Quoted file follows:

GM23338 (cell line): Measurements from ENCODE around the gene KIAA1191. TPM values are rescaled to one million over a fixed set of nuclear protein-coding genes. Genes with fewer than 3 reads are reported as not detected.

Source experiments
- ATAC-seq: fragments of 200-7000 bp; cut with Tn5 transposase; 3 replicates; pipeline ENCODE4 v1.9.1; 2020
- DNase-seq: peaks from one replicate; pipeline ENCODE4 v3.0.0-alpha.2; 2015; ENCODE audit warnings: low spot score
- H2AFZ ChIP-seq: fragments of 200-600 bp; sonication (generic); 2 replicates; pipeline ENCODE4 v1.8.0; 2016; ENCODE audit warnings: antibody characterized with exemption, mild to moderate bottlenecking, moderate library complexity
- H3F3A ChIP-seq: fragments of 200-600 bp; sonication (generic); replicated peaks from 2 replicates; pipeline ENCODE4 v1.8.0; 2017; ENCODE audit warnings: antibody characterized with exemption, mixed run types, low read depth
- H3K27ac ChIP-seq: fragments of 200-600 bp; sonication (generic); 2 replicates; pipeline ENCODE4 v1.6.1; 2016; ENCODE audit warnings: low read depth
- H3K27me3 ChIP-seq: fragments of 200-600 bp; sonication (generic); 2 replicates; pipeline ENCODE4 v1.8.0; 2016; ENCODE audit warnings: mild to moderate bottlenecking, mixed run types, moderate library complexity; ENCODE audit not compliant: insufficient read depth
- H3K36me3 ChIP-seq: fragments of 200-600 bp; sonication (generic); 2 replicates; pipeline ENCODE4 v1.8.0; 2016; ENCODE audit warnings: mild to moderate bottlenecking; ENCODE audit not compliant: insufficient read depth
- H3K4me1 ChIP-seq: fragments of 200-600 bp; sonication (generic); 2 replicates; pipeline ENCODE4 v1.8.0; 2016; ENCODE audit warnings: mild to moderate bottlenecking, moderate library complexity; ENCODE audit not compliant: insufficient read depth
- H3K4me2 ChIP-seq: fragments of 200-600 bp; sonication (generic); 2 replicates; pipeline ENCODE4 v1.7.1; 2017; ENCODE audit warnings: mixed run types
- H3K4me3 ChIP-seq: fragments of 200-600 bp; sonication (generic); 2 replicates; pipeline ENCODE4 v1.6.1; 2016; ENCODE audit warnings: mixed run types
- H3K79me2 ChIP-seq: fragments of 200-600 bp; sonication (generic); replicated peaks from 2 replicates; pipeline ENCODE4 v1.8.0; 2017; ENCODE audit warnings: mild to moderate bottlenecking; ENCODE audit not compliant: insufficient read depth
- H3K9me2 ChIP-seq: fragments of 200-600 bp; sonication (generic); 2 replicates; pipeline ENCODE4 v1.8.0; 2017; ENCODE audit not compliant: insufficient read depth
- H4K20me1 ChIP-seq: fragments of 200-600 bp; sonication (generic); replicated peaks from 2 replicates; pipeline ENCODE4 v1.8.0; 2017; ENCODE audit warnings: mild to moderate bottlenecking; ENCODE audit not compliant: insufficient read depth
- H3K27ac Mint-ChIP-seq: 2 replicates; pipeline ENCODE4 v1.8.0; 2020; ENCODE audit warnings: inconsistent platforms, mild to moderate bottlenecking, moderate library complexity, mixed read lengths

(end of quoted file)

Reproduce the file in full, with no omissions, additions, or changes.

GM23338 (cell line): Measurements from ENCODE around the gene KIAA1191. TPM values are rescaled to one million over a fixed set of nuclear protein-coding genes. Genes with fewer than 3 reads are reported as not detected.

Source experiments
- ATAC-seq: fragments of 200-7000 bp; cut with Tn5 transposase; 3 replicates; pipeline ENCODE4 v1.9.1; 2020
- DNase-seq: peaks from one replicate; pipeline ENCODE4 v3.0.0-alpha.2; 2015; ENCODE audit warnings: low spot score
- H2AFZ ChIP-seq: fragments of 200-600 bp; sonication (generic); 2 replicates; pipeline ENCODE4 v1.8.0; 2016; ENCODE audit warnings: antibody characterized with exemption, mild to moderate bottlenecking, moderate library complexity
- H3F3A ChIP-seq: fragments of 200-600 bp; sonication (generic); replicated peaks from 2 replicates; pipeline ENCODE4 v1.8.0; 2017; ENCODE audit warnings: antibody characterized with exemption, mixed run types, low read depth
- H3K27ac ChIP-seq: fragments of 200-600 bp; sonication (generic); 2 replicates; pipeline ENCODE4 v1.6.1; 2016; ENCODE audit warnings: low read depth
- H3K27me3 ChIP-seq: fragments of 200-600 bp; sonication (generic); 2 replicates; pipeline ENCODE4 v1.8.0; 2016; ENCODE audit warnings: mild to moderate bottlenecking, mixed run types, moderate library complexity; ENCODE audit not compliant: insufficient read depth
- H3K36me3 ChIP-seq: fragments of 200-600 bp; sonication (generic); 2 replicates; pipeline ENCODE4 v1.8.0; 2016; ENCODE audit warnings: mild to moderate bottlenecking; ENCODE audit not compliant: insufficient read depth
- H3K4me1 ChIP-seq: fragments of 200-600 bp; sonication (generic); 2 replicates; pipeline ENCODE4 v1.8.0; 2016; ENCODE audit warnings: mild to moderate bottlenecking, moderate library complexity; ENCODE audit not compliant: insufficient read depth
- H3K4me2 ChIP-seq: fragments of 200-600 bp; sonication (generic); 2 replicates; pipeline ENCODE4 v1.7.1; 2017; ENCODE audit warnings: mixed run types
- H3K4me3 ChIP-seq: fragments of 200-600 bp; sonication (generic); 2 replicates; pipeline ENCODE4 v1.6.1; 2016; ENCODE audit warnings: mixed run types
- H3K79me2 ChIP-seq: fragments of 200-600 bp; sonication (generic); replicated peaks from 2 replicates; pipeline ENCODE4 v1.8.0; 2017; ENCODE audit warnings: mild to moderate bottlenecking; ENCODE audit not compliant: insufficient read depth
- H3K9me2 ChIP-seq: fragments of 200-600 bp; sonication (generic); 2 replicates; pipeline ENCODE4 v1.8.0; 2017; ENCODE audit not compliant: insufficient read depth
- H4K20me1 ChIP-seq: fragments of 200-600 bp; sonication (generic); replicated peaks from 2 replicates; pipeline ENCODE4 v1.8.0; 2017; ENCODE audit warnings: mild to moderate bottlenecking; ENCODE audit not compliant: insufficient read depth
- H3K27ac Mint-ChIP-seq: 2 replicates; pipeline ENCODE4 v1.8.0; 2020; ENCODE audit warnings: inconsistent platforms, mild to moderate bottlenecking, moderate library complexity, mixed read lengths